Real Options CareNet newsletter

Save the dates for the Real Options Walks for Life: May 4 at Veteran’s Park in Manchester, and May 11 at Greeley Park in Nashua.

Our Place and “Love Prevails”

For more than 30 years, Karen Munsell has been the force behind Catholic Charities’s Our Place, providing help to pregnant and parenting teens and young adults. She reported that the program is going strong in Nashua and Manchester.

She also gave us news about a newly-published book by Jean Bosco Rutagengwa, “Love Prevails.” The author and his wife (who works at Our Place) are refugees from Rwanda, and the book is subtitled “One Couple’s Story of Faith and Survival in the Rwandan Genocide.” As Karen reminded us, “genocide is a life issue.” I’m looking forward to reading the book, published by Orbis and available on Amazon.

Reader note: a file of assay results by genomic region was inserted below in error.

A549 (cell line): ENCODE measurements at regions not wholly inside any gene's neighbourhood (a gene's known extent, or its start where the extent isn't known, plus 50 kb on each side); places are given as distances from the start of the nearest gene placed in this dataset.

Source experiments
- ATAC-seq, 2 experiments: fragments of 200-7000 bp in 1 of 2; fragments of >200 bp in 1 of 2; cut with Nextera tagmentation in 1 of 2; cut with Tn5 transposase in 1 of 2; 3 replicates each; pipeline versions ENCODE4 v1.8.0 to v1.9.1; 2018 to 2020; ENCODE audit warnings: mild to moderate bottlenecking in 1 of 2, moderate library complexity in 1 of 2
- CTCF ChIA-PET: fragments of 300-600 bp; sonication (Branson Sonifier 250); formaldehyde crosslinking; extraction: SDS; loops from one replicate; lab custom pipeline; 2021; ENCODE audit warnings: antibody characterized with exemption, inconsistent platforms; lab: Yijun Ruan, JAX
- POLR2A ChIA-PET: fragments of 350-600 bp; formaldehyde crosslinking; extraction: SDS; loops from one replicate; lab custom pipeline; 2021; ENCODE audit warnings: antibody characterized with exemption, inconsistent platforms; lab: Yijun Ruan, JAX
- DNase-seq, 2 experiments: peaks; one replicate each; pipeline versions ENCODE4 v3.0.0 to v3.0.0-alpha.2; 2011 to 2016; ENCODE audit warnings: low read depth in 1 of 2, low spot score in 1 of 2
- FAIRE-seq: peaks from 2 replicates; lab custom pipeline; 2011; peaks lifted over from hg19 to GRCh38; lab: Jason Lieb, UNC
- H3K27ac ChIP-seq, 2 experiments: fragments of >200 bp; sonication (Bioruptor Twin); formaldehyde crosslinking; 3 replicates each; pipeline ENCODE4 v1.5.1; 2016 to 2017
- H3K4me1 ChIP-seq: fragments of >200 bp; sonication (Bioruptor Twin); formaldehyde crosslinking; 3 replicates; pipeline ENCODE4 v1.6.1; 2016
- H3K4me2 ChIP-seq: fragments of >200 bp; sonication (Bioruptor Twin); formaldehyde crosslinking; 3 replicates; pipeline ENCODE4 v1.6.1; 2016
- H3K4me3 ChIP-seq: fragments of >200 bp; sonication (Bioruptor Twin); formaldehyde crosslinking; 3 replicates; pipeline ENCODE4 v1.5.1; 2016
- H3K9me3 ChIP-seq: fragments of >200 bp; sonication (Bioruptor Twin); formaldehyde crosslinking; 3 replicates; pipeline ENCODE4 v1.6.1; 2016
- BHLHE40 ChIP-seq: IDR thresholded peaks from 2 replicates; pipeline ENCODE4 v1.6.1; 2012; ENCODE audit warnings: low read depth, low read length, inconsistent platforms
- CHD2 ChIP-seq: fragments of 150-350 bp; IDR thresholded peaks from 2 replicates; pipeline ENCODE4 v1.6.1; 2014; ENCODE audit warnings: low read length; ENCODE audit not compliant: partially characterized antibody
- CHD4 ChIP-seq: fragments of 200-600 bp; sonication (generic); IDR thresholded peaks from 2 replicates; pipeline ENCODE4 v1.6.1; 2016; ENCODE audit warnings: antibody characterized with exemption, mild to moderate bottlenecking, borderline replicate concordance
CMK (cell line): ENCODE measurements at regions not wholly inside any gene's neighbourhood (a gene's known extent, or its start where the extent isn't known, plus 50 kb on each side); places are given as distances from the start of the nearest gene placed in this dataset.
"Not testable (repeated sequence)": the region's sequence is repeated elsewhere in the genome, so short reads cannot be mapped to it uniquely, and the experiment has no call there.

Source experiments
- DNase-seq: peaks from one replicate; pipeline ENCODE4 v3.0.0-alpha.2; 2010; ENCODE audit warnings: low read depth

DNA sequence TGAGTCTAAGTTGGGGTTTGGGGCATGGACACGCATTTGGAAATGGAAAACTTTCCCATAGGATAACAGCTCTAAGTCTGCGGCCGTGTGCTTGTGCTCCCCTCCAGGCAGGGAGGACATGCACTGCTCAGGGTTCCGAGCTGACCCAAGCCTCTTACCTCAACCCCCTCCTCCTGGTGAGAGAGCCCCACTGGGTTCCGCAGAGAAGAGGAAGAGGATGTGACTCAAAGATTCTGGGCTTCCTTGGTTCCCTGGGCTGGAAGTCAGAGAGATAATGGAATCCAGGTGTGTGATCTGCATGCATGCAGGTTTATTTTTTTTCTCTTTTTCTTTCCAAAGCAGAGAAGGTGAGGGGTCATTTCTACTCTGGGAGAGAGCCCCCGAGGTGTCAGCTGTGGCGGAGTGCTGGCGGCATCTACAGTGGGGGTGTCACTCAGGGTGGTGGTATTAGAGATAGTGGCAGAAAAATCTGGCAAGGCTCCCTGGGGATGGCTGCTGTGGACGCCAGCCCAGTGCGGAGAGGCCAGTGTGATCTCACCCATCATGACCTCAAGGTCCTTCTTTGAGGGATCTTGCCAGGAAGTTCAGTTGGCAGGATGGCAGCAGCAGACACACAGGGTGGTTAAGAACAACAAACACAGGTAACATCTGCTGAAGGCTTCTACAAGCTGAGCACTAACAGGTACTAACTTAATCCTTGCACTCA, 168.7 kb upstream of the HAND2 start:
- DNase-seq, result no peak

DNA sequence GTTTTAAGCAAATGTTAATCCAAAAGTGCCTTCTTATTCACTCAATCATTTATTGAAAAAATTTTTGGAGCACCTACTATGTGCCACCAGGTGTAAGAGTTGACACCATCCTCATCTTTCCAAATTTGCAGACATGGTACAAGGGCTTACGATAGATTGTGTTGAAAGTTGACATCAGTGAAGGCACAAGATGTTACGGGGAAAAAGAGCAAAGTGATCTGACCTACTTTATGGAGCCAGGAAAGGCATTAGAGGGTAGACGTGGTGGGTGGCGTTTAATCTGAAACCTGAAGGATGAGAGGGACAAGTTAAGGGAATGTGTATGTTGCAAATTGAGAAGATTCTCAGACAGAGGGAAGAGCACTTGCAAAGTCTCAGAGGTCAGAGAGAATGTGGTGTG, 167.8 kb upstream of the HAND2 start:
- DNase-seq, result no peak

Etc.

This is only a sample of the people providing good information at the seminar. Make a calendar note to look for the 2020 edition next spring.

I got a few minutes of mic time – thank you, Ron – to promote a couple of projects: this blog (which turns seven this month; we need a party!), and something I’m doing with a colleague from Cornerstone Action, Concord 101, a two-hour introduction to New Hampshire government and how citizens can participate most effectively. That initiative will take me to about half a dozen towns over the next few weeks, and I’m looking forward to it.